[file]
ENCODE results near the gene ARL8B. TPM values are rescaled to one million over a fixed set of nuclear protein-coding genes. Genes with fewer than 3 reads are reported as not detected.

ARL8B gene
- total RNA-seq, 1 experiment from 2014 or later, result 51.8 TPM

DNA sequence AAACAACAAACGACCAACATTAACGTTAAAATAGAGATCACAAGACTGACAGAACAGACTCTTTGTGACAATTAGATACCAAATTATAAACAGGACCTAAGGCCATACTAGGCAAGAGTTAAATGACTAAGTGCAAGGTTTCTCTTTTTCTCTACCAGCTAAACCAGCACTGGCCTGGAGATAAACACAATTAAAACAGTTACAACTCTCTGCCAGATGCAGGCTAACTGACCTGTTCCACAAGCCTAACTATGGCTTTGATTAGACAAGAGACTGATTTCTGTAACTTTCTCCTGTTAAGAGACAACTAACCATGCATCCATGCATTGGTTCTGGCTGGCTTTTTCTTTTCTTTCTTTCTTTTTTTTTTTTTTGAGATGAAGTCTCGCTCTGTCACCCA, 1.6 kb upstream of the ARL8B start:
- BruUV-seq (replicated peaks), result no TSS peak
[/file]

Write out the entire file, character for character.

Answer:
ENCODE results near the gene ARL8B. TPM values are rescaled to one million over a fixed set of nuclear protein-coding genes. Genes with fewer than 3 reads are reported as not detected.

ARL8B gene
- total RNA-seq, 1 experiment from 2014 or later, result 51.8 TPM

DNA sequence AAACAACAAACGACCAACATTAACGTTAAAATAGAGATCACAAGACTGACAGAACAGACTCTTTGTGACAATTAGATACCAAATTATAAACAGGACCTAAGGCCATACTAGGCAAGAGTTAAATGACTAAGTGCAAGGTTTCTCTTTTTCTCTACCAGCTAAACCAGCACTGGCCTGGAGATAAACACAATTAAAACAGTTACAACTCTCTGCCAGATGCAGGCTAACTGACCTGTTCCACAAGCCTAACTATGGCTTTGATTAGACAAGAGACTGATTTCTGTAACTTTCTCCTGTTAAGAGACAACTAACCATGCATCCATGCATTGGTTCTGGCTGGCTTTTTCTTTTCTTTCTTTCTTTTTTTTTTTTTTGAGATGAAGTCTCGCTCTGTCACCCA, 1.6 kb upstream of the ARL8B start:
- BruUV-seq (replicated peaks), result no TSS peak